Russian President Vladimir Putin has renamed an elite Russian police force after the founder of the Soviet KGB Felix Dzerzhinsky. Notorious intelligence director Felix Dzerzhinsky was responsible for a massive death toll after orchestrating mass executions and torture as part of the Bolshevik Secret police.
The Rehabilitation of Felix Dzerzhinsky, from the respected World Affairs Journal:
In September President Vladimir Putin restored the title “Dzerzhinsky Division” to an elite Moscow police unit. So what, you say? Well, that’s the point. As the novelist Martin Amis put it in Koba the Dread: Laughter and the Twenty Million, “Everybody knows of Himmler and Eichmann. Nobody knows of Yezhov and Dzerzhinsky.”
Born in 1877, Felix Dzerzhinsky was a revolutionary… A Bolshevik and a murderous fanatic, Dzerzhinsky founded the Cheka, the Soviet secret police. He had a “long burning zealot’s face,” dressed in high hunting boots and simple tunic, and lived a spartan life at his headquarters in the Lubyanka, waging what he called his “fight to the finish.” He kept a little black notebook to enter the names of “enemies” he came across as he did his job. “In 1918–1919, ten thousand persons were shot on the basis of decisions that Dzerzhinsky signed personally,” says David Satter in his It Was a Long Time Ago, and It Never Happened Anyway, a superb account of the dire consequences for post-Soviet Russia of the failure to face up to its Communist past.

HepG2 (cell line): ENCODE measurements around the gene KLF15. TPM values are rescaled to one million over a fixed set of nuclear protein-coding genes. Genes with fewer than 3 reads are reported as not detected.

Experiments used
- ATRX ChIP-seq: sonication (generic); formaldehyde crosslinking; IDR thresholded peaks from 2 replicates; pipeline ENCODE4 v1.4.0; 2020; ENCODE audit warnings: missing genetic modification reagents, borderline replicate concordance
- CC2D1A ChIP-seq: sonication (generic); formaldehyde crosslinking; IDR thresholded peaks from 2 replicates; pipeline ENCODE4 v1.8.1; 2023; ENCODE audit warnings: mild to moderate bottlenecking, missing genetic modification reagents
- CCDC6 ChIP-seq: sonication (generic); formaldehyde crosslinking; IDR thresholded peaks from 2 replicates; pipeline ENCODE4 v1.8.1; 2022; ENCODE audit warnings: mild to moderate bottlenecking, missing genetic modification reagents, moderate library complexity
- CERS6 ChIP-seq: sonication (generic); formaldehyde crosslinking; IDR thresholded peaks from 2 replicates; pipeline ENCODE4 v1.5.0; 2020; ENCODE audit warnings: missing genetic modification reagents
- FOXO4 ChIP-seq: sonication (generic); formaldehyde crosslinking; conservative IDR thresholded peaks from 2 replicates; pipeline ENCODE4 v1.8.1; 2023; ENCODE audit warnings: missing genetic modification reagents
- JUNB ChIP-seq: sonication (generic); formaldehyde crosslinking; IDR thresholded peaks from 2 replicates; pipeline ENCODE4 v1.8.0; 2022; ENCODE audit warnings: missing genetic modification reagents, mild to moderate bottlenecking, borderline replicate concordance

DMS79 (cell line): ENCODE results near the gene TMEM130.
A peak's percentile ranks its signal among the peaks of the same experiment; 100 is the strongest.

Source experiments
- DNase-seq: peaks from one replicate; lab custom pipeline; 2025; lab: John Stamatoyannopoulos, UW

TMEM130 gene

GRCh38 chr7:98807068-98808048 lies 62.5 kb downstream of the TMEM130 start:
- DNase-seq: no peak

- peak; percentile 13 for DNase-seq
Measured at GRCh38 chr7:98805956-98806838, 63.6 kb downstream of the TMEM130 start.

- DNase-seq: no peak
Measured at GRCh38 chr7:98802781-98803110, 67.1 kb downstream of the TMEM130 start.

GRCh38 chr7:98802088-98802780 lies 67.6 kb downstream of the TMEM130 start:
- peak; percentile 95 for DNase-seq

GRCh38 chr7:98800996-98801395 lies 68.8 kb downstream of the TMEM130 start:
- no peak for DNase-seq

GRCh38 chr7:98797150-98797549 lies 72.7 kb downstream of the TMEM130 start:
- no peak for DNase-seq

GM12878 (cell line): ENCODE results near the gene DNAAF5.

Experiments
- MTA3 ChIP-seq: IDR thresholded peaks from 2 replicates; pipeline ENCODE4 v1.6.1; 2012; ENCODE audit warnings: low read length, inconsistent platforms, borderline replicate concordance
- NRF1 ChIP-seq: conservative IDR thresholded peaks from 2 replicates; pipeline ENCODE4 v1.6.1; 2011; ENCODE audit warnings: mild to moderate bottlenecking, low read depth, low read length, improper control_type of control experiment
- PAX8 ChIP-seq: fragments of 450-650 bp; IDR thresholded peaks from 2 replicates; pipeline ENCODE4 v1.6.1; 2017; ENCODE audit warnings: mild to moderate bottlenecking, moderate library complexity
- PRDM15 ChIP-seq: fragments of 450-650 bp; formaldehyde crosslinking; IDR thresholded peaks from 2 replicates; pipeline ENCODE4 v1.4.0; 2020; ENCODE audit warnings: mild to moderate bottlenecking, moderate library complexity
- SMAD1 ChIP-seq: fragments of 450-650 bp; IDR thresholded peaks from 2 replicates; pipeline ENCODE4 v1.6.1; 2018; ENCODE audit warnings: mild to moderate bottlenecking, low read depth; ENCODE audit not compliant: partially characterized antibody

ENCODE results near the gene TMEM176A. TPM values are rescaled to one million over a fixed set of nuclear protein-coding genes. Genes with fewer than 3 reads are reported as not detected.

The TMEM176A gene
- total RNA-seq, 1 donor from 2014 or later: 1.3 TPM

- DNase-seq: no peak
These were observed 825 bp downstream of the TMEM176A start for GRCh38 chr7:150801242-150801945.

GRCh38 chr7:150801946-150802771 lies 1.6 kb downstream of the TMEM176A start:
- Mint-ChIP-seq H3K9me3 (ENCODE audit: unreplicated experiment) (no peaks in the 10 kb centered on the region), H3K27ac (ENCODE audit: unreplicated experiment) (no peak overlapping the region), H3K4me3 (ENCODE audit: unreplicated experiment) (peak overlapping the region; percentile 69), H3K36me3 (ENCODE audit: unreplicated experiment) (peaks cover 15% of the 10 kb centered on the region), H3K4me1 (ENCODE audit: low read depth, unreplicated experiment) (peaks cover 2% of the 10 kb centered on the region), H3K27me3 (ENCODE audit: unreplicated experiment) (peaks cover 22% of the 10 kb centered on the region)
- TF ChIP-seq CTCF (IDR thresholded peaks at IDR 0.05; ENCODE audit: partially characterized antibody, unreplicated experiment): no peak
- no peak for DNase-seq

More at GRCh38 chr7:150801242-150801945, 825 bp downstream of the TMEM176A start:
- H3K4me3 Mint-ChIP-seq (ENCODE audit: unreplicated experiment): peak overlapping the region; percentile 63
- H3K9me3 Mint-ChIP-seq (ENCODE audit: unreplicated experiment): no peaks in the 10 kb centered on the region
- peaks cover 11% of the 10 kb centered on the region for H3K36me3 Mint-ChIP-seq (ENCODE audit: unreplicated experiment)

As early as February 1919, Dzerzhinsky was keen for the new labor camps to re-educate “those gentleman who live without any occupations” and “those working in Soviet institutions who demonstrate unconscientious attitudes to work.” He oversaw the “first camp of the Gulag,” the Solovetsky, where, according to Anne Applebaum’s magisterial Gulag: A History, “the OGPU [the reorganized Cheka] first learned how to use slave labor for profit.” Solzhenitsyn’s Gulag Archipelago records how brutal (and corrupt, despite the myth) Dzerzhinsky’s Cheka was. “He didn’t shirk from dirty work,” as Stalin put it.
Since August 1999, when a former head of the FSB [Putin], the successor organization to Dzerzhinsky’s Cheka, became prime minister, there has been a creeping erosion of liberal democracy, as mapped by the journalist Anna Politkovskaya before her murder by state agents. The rehabilitation of Felix Dzerzhinsky has proceeded in lockstep with this long semi-forced march from memory into myth.
…in 2005, without any official explanation, a bronze bust of Dzerzhinsky returned to the courtyard of the Moscow police headquarters at 38 Petrovka Street. Interviewed by a reporter from Novye Izvestia one police officer said something which, inadvertently, captured the meaning of the rehabilitation of Felix Dzerzhinsky and of the repression of the historical memory of Communism: “Of course we were all surprised” said the officer, “but, as you know, the decisions of the bosses are not discussed.”
Indeed. And now Putin has hinted that Dzerzhinsky’s statute is coming back; a great big 50-ton symbol of the new-old country Putin is creating, where the bosses decide and the people are decided upon.